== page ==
Tuesday, July 09, 2013

Is It About the Pain or the Money?

Yeshiva University. Inset: Finkelstein and Gordon - Photo Credit: YU (Forward)
$380 million. That buys a lot of doughnuts.

There is an old saying that goes something like this: If someone tells you it’s not about the money – it’s about the money.

According to report in several news media (e.g. the Jewish Press and the Forward), 19 students that were sexually abused by either former Talmud teacher, Macy Gordon or former principal, George Finkelstein  (both of Yeshiva University’s high school) - have filed suit against YU to the tune of that awesome figure.

Wouldn’t you like to be the lawyer handling this case?

I have little doubt about the veracity of these survivors’ claims. I believe that they were abused the way they said they were. And I believe that even though most of them have probably gone on to lead normal lives, they have nevertheless suffered the ill effects of sex abuse that is common to victims of it. Those are serious and lifelong traumas that are difficult if not impossible to overcome. From the Forward:
The abuse took a terrible toll on students, according to the lawsuit. Many have suffered from depression, anxiety, nightmares, flashbacks, drug and alcohol abuse, sexual addiction, emotional distress, broken marriages, and problems holding down a job. Some have spent years in counseling and on medication.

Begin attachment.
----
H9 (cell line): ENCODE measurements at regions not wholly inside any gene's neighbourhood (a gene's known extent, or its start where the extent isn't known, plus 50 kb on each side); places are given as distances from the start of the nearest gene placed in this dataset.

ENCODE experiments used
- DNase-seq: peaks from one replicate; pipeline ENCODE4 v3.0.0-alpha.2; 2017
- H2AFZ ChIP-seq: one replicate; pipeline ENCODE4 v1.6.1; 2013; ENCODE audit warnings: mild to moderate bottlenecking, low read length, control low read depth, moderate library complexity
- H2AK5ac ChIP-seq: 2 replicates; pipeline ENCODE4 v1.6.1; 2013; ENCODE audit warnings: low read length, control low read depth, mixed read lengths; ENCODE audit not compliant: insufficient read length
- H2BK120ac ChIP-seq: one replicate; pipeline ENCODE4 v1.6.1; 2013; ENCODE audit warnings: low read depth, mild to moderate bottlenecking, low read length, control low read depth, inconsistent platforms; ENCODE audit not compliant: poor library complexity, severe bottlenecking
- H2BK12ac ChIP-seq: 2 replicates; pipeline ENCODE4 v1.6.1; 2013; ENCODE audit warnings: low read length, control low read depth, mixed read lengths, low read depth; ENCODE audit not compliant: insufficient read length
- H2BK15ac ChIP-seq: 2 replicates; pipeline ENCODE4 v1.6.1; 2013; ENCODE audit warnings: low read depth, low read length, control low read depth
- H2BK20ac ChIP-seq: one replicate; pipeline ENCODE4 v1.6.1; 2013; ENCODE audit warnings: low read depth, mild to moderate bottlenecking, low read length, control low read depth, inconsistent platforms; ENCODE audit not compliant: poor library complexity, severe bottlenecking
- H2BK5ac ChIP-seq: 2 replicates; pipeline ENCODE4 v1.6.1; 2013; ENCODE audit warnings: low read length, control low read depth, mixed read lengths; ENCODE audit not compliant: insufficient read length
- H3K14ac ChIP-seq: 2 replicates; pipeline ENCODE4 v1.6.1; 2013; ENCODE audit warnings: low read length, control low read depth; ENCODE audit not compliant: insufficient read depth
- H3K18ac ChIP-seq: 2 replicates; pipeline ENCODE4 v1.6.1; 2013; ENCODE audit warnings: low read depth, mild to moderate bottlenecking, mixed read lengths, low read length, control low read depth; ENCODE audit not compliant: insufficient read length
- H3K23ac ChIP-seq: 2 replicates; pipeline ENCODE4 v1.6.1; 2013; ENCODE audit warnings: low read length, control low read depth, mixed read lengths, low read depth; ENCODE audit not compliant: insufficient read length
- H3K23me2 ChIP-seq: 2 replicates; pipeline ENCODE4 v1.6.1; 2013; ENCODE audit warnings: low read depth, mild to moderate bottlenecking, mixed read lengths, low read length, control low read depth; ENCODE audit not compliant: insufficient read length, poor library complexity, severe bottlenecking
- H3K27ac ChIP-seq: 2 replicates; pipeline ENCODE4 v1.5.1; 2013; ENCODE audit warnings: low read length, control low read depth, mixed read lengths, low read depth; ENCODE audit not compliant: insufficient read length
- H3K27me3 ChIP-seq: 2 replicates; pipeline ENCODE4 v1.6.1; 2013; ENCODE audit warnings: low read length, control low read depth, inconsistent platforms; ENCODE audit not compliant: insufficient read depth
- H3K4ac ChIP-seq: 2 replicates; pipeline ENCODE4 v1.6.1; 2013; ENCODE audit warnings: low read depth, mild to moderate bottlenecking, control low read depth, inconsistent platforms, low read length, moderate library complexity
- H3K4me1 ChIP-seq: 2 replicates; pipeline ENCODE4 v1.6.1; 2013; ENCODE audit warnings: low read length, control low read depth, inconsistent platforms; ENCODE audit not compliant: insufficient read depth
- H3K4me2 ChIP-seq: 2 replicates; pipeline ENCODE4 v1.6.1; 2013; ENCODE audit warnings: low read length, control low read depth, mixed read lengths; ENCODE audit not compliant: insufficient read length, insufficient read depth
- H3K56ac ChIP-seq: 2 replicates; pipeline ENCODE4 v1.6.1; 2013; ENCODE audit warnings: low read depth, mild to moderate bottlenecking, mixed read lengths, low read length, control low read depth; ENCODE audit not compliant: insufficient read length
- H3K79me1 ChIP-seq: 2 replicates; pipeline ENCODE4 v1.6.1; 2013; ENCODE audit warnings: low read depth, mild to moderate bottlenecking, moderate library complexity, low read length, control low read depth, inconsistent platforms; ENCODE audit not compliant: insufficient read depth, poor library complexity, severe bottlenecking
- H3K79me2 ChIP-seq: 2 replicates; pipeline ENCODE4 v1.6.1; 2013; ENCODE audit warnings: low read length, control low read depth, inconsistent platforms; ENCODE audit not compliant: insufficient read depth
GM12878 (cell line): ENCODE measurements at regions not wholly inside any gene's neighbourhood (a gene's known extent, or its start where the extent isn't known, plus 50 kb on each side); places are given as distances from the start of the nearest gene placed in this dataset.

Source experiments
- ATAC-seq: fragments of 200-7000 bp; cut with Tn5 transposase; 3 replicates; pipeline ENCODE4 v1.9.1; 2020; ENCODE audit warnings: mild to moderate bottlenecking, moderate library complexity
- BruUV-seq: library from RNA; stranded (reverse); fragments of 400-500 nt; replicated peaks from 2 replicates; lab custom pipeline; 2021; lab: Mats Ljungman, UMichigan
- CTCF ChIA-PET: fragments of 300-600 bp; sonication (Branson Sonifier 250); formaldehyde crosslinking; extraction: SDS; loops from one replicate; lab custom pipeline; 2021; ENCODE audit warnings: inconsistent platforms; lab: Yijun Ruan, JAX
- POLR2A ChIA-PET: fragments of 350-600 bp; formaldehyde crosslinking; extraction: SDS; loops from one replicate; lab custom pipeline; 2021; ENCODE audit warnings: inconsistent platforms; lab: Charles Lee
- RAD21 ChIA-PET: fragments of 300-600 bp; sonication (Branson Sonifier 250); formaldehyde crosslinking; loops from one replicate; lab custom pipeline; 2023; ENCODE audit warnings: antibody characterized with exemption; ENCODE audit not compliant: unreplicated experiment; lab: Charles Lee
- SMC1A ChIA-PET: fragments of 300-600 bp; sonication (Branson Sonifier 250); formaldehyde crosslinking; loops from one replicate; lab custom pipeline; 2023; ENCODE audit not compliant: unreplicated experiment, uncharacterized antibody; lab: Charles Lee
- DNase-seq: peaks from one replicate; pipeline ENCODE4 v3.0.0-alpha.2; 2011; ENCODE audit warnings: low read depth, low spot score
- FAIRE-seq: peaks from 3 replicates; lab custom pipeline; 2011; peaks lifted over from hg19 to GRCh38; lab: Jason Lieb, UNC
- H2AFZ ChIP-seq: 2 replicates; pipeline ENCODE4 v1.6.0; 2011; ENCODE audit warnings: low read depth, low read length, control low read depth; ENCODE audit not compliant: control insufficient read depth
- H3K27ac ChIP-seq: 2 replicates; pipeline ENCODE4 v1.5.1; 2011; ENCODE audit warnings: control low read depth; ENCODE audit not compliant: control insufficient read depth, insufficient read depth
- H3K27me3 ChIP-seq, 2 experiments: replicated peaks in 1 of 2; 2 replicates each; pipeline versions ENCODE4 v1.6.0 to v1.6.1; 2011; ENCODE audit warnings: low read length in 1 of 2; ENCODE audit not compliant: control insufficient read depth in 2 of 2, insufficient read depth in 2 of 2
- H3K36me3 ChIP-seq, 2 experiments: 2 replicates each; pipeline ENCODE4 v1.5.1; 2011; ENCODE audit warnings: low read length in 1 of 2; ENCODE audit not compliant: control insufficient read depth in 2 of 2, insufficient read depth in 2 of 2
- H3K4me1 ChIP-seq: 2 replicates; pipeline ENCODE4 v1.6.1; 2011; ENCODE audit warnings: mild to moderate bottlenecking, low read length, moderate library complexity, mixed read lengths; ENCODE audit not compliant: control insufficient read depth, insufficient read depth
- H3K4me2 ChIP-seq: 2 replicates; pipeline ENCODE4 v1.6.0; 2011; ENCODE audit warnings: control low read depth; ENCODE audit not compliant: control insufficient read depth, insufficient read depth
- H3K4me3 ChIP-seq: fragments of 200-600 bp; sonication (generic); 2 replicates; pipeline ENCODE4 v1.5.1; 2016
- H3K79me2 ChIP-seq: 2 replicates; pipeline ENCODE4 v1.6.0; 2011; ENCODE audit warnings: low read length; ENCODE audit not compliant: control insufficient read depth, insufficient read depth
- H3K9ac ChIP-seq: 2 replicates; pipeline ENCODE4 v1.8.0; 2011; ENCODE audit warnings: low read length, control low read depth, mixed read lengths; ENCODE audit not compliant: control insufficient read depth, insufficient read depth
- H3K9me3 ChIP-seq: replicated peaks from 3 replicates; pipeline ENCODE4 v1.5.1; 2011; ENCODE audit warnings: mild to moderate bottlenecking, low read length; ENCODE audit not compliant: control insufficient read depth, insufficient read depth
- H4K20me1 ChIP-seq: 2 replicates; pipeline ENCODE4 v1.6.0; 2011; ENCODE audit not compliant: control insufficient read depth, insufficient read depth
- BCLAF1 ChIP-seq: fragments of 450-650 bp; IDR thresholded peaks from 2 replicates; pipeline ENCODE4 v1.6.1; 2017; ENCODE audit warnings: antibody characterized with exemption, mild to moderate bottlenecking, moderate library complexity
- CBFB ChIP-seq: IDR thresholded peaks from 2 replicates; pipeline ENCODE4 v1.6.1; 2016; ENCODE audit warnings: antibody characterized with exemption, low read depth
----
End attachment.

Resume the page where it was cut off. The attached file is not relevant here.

I have nothing but sympathy for those who suffer like that. I can’t imagine living with that kind of stress and anxiety; and going through what these young men have gone through - and in most cases being kept secret and suffering alone in silence for fear of the stigma attached to known survivors. I believe that sex abusers and their enablers ought to be fully punished.

I also believe their stated claims that they tried to confront YU to acknowledge the pain they suffered and respond were to no avail. They were basically given the bum’s rush. I am not going to defend YU here. They should have dealt with it properly. They didn’t. They did what all institutions that have had sex abuse in their midst have done in the past. They tried to cover it up in order to protect their reputations.

I support an independent, complete and thorough investigation of that entire episode. And the results should be made public. Indeed YU needs to come to terms with its mistakes and make amends to the best of its ability with the resolve to never let anything like this ever happen again.

My problem here is the money. This is not just about compensating the victims for their pain. It is not just about punitive damages. It is about making a lot of money off of that pain. And I am troubled by it.

If anywhere near that kind of money is paid in some sort of settlement, it is an obscene amount of money and it makes me question the very credibility of the claim that it’s all about their pain.

It isn’t so much that I have pity on YU’s money. It’s that I am beginning to question the real motives of the victims here. The only way I could even begin to accept that it’s not about the money is if the bulk of it (say… $300 of the $380 million) is used to set up some kind of sex abuse treatment center that would help future victims deal with their pain. That would then speak volumes about their sincerity. Otherwise... I’m not so sure.